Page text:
I know I’m not the only one who didn’t become a frequent traveler until in my early twenties , but I also know this creature is exceedingly rare nowadays, at least in Europe. This became apparent to me after a number of conversations I had with fellow travelers on different occasions. In one such instance, I remember discussing being on airplanes with a girl from Donegal in Ireland.
‘I’ve been abroad about twenty times,’ she told me in her lilting accent, ‘so plane trips are a normal experience for me.’
I replied I thought she was well traveled and laughing she asked me,
‘How often have you flown?’
I told her my flight to Rome a few weeks previous was only the third time I had ever been on a plane and that I had been a little young to remember in great detail the flights I had taken as a child with my mother to London and back again. She responded that she was ‘definitely well traveled’ in comparison to me, then.
I’m sure you all remember your first experience of leaving home properly, whether it was just for a week or for a month or longer. Doubtless then, you can remember the nervous energy coursing through your body in the hours leading up to your trip and the thoughts of ‘Will I go? Or will I just call it off?’ In my experience, one of the times when home is most appreciated is when you have to leave it. This is how I felt just before my flight to Rome in the summer of 2009. I wasn’t even going alone! Yet I was super agitated. One of my aunts, God bless her, volunteered to accompany me to Rome as she is a frequent traveler and she knew the ‘ins and outs’ of travelling. My sister also decided she would come along. Altogether, they spent five days with me, touring the ‘must sees’ of Rome. It was like plunging into the deep end of a swimming pool with a life jacket on, easing into the whole experience of being submerged in a new environment.
Those five days came to an end all too quickly, at least for my liking. I had settled down, nerves-wise, during my first day or two of being in the Eternal City. I had quite enjoyed seeing all the marvels Rome has to offer and had NOT enjoyed paying seven euros for some ice cream at a gelateria, which I had unfortunately already licked before being charged (Pros and cons, I suppose!). But the moment of removing my metaphorical life jacket came and my aunt and sister had to say goodbye. I swallowed a lump in my throat at one of the Metro Stations which would take them to the airport and said goodbye. Now the real trip had begun.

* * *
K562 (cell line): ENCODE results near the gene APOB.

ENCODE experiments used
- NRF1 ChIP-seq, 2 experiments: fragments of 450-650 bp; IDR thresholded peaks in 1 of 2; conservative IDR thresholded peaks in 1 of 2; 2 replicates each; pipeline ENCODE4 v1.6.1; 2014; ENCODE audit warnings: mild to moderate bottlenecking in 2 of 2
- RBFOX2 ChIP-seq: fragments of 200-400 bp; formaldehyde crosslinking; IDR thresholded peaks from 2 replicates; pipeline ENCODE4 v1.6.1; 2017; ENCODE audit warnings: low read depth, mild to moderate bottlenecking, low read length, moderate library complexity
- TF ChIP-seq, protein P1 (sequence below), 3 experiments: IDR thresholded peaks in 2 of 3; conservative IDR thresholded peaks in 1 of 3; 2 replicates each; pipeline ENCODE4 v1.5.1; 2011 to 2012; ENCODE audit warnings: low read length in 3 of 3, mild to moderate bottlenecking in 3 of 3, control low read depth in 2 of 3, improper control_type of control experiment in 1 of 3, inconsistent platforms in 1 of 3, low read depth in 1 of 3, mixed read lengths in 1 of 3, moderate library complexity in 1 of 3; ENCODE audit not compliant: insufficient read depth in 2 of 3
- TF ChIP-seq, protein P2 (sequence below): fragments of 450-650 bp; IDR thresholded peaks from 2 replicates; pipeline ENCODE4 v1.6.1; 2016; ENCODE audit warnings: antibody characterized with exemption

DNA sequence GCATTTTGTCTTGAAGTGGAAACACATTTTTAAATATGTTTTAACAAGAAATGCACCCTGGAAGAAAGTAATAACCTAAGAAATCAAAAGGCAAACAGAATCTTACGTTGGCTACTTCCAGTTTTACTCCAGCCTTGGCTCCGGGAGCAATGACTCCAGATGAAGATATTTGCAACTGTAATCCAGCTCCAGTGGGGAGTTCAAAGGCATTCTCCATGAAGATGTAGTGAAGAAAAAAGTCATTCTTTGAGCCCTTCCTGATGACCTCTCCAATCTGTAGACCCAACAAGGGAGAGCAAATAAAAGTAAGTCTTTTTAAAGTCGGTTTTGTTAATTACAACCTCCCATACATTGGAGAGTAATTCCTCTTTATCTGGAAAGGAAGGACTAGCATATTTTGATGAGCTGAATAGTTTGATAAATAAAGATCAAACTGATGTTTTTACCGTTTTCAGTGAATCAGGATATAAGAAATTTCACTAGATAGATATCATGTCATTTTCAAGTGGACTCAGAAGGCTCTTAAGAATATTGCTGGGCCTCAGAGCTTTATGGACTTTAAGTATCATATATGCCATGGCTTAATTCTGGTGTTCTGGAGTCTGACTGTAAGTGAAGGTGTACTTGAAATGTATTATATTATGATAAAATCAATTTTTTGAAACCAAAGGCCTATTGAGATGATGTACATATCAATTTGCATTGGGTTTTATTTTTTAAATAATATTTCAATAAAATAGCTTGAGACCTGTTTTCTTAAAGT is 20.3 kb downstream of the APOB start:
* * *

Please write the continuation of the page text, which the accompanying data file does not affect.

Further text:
‘Il gelato’ – so very tasty, but so very expensive!
My reason for flying to Rome was actually a working holiday. I had been lucky enough to even hear of the opportunity to work in a place called the Irish College and luckier still to be offered the position of ‘Pilgrim Helper’ there. The Irish College is a seminary during the academic year. Clerical students predominantly from Ireland study there, I believe, but during the summer months, the College opens it’s doors to holiday makers and other travelers to the city. My job was to generally assist those visitors and to clean their rooms in the mornings. I also had to sing in the choir during the masses held in the College, which is something I remember with great fondness, unfortunately for the wrong reasons (I was susceptible to fits of giggling). Overall, though, we still did a good job, even creating some original harmonies. To my knowledge, the College employs students from Ireland every summer, so if you are interested, send them an email through their website. You can do the same if you are simply interested in staying there for a few days.